Jensen Huang, chief executive officer of Nvidia Corp.

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Nvidia’s bid to buy Arm from SoftBank has finally ended in failure.

The semiconductor giants issued a joint statement Tuesday saying the deal has been scrapped due to “significant regulatory challenges.”

But was the acquisition doomed from the beginning?

The takeover was announced to much fanfare back in Sept. 2020, with both firms saying it will create the “world’s premier computing company for the age of AI.”

Instantly, however, there were critics. Hermann Hauser, an entrepreneur who was instrumental in the development of the first Arm processor, came out strongly against the deal. British lawmakers including shadow Business Secretary Ed Miliband and tech giants like Qualcomm, Google and Microsoft followed suit.

Opponents had several gripes with the acquisition, ranging from job security to tech sovereignty. But the main issue with the deal was around access to Arm’s innovative chip designs.

Arm licenses its “architecture” to hundreds of companies around the world. Apple uses them in iPhones and iPads, Amazon uses them in Kindles, and car manufacturers use them in vehicles.

If Nvidia stopped other companies using Arm’s chip designs in their semiconductors then analysts said the implications could have been huge.

Before long, competition regulators in the U.S., the U.K., China and Europe were investigating the deal from all angles, leading tech investors and analysts to speculate that the acquisition would never gain approval.

Nvidia and Arm attempted to win the regulators over, saying they would invest heavily in Arm and allow other firms to keep using the company’s chip designs, but ultimately their efforts were in vain.

Headquartered in Cambridge, U.K., Arm was independent until 2016, when SoftBank bought it for $32 billion.

Arm was spun out of an early computing company called Acorn Computers in 1990. The company’s energy-efficient chip architectures are used in 95% of the world’s smartphones and 95% of the chips designed in China. With 6,000 staff globally and 3,000 in the U.K., Arm is widely regarded as the jewel in the crown of the British tech industry.

Geoff Blaber, CEO of analyst firm CCS Insight, said the deal has faced intense scrutiny and pressure from the start.

“It’s no surprise that the deal has ended in failure,” he said in a statement. “Finding a way to appease regulators whilst maintaining the value and justifying the $40 billion price tag has proven overwhelmingly challenging.”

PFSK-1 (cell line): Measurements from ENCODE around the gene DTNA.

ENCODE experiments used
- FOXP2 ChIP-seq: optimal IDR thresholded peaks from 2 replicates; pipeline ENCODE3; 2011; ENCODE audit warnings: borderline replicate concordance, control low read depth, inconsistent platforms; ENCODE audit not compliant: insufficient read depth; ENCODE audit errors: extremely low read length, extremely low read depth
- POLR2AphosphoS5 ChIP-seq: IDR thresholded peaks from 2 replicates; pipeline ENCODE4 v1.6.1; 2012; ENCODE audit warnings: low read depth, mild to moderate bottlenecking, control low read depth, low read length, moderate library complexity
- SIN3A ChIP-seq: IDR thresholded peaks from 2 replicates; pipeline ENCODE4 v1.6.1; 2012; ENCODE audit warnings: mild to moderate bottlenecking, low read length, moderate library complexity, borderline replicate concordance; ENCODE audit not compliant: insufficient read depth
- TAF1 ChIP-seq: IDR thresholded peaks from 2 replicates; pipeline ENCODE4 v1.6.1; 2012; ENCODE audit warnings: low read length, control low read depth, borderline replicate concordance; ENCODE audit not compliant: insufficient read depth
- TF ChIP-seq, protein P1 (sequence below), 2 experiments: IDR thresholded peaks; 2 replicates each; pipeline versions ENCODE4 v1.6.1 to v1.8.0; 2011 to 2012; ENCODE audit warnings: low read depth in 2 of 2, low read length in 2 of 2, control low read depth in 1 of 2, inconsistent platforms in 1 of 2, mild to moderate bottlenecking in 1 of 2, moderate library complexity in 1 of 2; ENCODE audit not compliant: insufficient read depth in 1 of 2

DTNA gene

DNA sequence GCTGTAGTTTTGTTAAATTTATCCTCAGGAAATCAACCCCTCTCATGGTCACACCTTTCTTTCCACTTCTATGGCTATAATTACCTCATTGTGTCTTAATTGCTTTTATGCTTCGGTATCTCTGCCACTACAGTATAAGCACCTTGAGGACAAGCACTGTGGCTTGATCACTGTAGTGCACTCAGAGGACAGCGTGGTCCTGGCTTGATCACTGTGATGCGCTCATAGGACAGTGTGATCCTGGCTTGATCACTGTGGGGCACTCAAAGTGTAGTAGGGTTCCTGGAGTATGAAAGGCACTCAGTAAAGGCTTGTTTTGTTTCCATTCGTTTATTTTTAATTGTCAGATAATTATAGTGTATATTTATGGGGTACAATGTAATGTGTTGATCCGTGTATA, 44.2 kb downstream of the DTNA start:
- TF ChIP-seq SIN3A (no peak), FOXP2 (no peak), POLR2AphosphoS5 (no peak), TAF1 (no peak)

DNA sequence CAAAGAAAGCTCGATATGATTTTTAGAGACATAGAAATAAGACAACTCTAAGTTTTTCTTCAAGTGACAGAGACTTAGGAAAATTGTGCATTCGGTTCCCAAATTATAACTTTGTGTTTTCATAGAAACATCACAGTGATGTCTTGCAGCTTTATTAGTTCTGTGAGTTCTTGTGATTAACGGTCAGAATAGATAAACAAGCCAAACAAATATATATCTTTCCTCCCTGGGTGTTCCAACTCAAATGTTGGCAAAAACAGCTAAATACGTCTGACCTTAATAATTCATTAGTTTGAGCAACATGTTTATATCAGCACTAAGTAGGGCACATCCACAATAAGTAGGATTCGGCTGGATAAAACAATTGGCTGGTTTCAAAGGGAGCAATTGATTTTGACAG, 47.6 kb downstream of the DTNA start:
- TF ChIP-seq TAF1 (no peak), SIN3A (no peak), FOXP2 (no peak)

“CCS Insight stated in September 2020 that the deal would face huge opposition, most notably from Arm licensees who at that point had collectively shipped an average of 22 billion chips annually,” Blaber added.

“As predicted, opposition was considerable and shone a light on the strategic importance of Arm’s technology and the vital need for Arm to remain independent.”

SoftBank is now planning to list Arm on the stock market in 2023, although it hasn’t specified whether the IPO will take place in Britain, where Arm was born, or in New York, where tech companies tend to achieve higher valuations.

“An IPO is a far better option for the Arm ecosystem but is unlikely to provide Softbank a comparable return,” Blaber said.

Russ Shaw, founder of the Tech London Advocates lobbying group, said in a statement that it’s “essential” Arm’s IPO happens in the U.K. and that the London Stock Exchange becomes the company’s new home.

“Now that the deal is officially off, it is vital the U.K. focuses on maintaining ownership of one of our most precious and influential tech assets,” he said.

The global chip shortage has made many nations start to think about onshoring more semiconductor design and production. The European Union laid out a multi-billion plan to boost chip production across the bloc on Tuesday.

Shaw added: “With the global chip shortage crisis showing little sign of easing — affecting all industries and impacting our everyday lives — businesses like Arm have a crucial role to play in sustaining the U.K.’s position as a leading player on the international tech and economic stages. We simply must protect our digital sovereignty by maintaining ownership of ARM – a jewel in the crown of our semiconductor industry.” 

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